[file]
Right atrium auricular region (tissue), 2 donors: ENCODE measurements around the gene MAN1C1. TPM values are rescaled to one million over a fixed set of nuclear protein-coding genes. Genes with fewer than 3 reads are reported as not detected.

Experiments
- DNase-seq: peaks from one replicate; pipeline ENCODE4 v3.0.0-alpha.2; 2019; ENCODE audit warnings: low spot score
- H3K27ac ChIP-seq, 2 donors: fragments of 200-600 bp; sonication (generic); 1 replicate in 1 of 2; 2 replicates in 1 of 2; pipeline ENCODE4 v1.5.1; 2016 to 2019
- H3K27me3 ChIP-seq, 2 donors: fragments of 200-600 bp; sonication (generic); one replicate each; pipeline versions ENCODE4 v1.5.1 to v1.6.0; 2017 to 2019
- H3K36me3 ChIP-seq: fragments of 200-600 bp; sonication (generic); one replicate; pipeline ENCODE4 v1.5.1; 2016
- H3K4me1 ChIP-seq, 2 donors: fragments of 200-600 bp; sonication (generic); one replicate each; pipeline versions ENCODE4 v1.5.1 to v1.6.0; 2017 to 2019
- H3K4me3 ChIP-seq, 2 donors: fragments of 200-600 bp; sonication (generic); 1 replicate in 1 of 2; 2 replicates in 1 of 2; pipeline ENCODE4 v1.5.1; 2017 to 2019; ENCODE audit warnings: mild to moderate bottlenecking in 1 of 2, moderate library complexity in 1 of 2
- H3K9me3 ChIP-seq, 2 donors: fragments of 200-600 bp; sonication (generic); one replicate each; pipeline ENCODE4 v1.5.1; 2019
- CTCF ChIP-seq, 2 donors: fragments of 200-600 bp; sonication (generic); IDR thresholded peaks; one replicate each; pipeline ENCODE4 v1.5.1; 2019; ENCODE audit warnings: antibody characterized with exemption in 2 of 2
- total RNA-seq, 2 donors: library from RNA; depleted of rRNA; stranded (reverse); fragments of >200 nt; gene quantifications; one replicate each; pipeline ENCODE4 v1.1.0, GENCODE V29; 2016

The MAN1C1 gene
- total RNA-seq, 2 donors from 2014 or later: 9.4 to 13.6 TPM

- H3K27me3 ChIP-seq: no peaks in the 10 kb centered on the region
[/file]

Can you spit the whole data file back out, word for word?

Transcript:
Right atrium auricular region (tissue), 2 donors: ENCODE measurements around the gene MAN1C1. TPM values are rescaled to one million over a fixed set of nuclear protein-coding genes. Genes with fewer than 3 reads are reported as not detected.

Experiments
- DNase-seq: peaks from one replicate; pipeline ENCODE4 v3.0.0-alpha.2; 2019; ENCODE audit warnings: low spot score
- H3K27ac ChIP-seq, 2 donors: fragments of 200-600 bp; sonication (generic); 1 replicate in 1 of 2; 2 replicates in 1 of 2; pipeline ENCODE4 v1.5.1; 2016 to 2019
- H3K27me3 ChIP-seq, 2 donors: fragments of 200-600 bp; sonication (generic); one replicate each; pipeline versions ENCODE4 v1.5.1 to v1.6.0; 2017 to 2019
- H3K36me3 ChIP-seq: fragments of 200-600 bp; sonication (generic); one replicate; pipeline ENCODE4 v1.5.1; 2016
- H3K4me1 ChIP-seq, 2 donors: fragments of 200-600 bp; sonication (generic); one replicate each; pipeline versions ENCODE4 v1.5.1 to v1.6.0; 2017 to 2019
- H3K4me3 ChIP-seq, 2 donors: fragments of 200-600 bp; sonication (generic); 1 replicate in 1 of 2; 2 replicates in 1 of 2; pipeline ENCODE4 v1.5.1; 2017 to 2019; ENCODE audit warnings: mild to moderate bottlenecking in 1 of 2, moderate library complexity in 1 of 2
- H3K9me3 ChIP-seq, 2 donors: fragments of 200-600 bp; sonication (generic); one replicate each; pipeline ENCODE4 v1.5.1; 2019
- CTCF ChIP-seq, 2 donors: fragments of 200-600 bp; sonication (generic); IDR thresholded peaks; one replicate each; pipeline ENCODE4 v1.5.1; 2019; ENCODE audit warnings: antibody characterized with exemption in 2 of 2
- total RNA-seq, 2 donors: library from RNA; depleted of rRNA; stranded (reverse); fragments of >200 nt; gene quantifications; one replicate each; pipeline ENCODE4 v1.1.0, GENCODE V29; 2016

The MAN1C1 gene
- total RNA-seq, 2 donors from 2014 or later: 9.4 to 13.6 TPM

- H3K27me3 ChIP-seq: no peaks in the 10 kb centered on the region